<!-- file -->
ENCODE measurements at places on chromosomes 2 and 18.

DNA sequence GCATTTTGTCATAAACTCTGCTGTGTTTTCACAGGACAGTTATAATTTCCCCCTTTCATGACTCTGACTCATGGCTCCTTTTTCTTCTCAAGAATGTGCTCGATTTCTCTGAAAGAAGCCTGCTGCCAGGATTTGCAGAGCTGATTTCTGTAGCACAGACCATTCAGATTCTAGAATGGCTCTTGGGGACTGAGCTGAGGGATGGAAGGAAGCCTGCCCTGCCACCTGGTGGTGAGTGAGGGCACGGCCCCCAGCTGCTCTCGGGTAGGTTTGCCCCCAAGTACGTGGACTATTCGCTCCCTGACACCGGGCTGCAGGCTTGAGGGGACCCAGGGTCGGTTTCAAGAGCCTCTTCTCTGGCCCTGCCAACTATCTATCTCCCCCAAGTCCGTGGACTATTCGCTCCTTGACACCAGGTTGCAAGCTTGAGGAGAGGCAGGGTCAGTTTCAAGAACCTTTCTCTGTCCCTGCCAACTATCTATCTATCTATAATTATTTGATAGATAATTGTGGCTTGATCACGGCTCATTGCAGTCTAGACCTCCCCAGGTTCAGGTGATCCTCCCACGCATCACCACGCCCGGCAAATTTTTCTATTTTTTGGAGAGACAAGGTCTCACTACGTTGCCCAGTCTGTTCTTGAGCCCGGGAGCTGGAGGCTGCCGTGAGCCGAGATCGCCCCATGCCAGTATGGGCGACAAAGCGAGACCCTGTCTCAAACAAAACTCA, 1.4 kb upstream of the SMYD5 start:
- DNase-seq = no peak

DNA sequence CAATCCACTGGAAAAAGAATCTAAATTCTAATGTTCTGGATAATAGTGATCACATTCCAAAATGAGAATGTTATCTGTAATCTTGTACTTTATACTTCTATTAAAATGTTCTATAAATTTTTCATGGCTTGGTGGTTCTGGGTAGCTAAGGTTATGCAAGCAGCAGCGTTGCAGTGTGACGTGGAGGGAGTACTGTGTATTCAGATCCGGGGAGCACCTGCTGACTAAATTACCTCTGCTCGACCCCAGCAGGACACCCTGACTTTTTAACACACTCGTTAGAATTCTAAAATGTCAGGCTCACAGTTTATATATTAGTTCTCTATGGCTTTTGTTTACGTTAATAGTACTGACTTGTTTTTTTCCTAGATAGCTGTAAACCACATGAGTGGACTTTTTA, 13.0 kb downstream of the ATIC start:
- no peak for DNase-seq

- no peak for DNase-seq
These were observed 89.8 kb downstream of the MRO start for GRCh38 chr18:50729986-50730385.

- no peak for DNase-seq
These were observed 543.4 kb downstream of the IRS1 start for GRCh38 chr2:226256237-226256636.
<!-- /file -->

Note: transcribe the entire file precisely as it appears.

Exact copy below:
ENCODE measurements at places on chromosomes 2 and 18.

DNA sequence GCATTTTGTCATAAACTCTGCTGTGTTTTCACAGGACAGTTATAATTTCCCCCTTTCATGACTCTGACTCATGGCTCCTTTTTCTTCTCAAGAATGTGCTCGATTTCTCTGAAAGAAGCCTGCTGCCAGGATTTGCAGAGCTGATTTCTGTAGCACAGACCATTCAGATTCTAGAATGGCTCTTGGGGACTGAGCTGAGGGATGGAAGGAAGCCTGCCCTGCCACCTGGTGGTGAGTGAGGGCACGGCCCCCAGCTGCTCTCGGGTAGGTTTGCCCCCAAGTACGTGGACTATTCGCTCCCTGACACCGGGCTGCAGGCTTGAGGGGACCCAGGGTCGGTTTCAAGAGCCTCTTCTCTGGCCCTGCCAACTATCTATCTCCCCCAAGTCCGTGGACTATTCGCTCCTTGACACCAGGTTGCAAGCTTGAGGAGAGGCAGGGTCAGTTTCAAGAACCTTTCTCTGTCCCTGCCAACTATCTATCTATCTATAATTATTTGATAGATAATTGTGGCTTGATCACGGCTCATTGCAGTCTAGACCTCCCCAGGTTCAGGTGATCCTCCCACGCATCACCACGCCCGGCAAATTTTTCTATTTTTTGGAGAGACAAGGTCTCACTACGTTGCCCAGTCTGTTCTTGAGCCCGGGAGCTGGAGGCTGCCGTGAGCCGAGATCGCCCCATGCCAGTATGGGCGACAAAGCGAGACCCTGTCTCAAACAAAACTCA, 1.4 kb upstream of the SMYD5 start:
- DNase-seq = no peak

DNA sequence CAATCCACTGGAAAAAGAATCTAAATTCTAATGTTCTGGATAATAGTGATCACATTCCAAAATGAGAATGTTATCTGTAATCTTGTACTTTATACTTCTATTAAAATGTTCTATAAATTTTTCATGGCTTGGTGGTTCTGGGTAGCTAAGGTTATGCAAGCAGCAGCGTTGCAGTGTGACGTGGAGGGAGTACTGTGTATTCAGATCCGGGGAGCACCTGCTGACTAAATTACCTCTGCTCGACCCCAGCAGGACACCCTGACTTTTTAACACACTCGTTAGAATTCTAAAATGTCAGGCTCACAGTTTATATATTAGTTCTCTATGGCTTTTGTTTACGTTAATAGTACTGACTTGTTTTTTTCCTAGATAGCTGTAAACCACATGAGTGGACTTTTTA, 13.0 kb downstream of the ATIC start:
- no peak for DNase-seq

- no peak for DNase-seq
These were observed 89.8 kb downstream of the MRO start for GRCh38 chr18:50729986-50730385.

- no peak for DNase-seq
These were observed 543.4 kb downstream of the IRS1 start for GRCh38 chr2:226256237-226256636.